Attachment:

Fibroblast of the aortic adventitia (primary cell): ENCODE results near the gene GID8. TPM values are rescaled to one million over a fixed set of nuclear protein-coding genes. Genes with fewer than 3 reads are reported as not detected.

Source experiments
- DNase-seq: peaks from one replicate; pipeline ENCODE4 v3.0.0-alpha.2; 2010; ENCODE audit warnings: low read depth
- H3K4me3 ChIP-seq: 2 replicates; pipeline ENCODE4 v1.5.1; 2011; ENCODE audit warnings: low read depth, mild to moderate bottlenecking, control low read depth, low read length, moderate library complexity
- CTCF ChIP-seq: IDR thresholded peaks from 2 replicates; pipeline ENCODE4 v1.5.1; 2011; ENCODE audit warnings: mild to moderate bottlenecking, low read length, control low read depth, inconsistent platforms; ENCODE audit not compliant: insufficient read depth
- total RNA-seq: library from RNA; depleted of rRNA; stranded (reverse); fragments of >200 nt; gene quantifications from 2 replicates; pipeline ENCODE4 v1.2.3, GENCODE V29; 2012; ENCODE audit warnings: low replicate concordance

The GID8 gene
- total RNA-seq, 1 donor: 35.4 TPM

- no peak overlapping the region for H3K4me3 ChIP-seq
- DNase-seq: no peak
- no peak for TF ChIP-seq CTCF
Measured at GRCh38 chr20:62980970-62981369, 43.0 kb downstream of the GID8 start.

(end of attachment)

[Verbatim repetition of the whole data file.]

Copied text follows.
Fibroblast of the aortic adventitia (primary cell): ENCODE results near the gene GID8. TPM values are rescaled to one million over a fixed set of nuclear protein-coding genes. Genes with fewer than 3 reads are reported as not detected.

Source experiments
- DNase-seq: peaks from one replicate; pipeline ENCODE4 v3.0.0-alpha.2; 2010; ENCODE audit warnings: low read depth
- H3K4me3 ChIP-seq: 2 replicates; pipeline ENCODE4 v1.5.1; 2011; ENCODE audit warnings: low read depth, mild to moderate bottlenecking, control low read depth, low read length, moderate library complexity
- CTCF ChIP-seq: IDR thresholded peaks from 2 replicates; pipeline ENCODE4 v1.5.1; 2011; ENCODE audit warnings: mild to moderate bottlenecking, low read length, control low read depth, inconsistent platforms; ENCODE audit not compliant: insufficient read depth
- total RNA-seq: library from RNA; depleted of rRNA; stranded (reverse); fragments of >200 nt; gene quantifications from 2 replicates; pipeline ENCODE4 v1.2.3, GENCODE V29; 2012; ENCODE audit warnings: low replicate concordance

The GID8 gene
- total RNA-seq, 1 donor: 35.4 TPM

- no peak overlapping the region for H3K4me3 ChIP-seq
- DNase-seq: no peak
- no peak for TF ChIP-seq CTCF
Measured at GRCh38 chr20:62980970-62981369, 43.0 kb downstream of the GID8 start.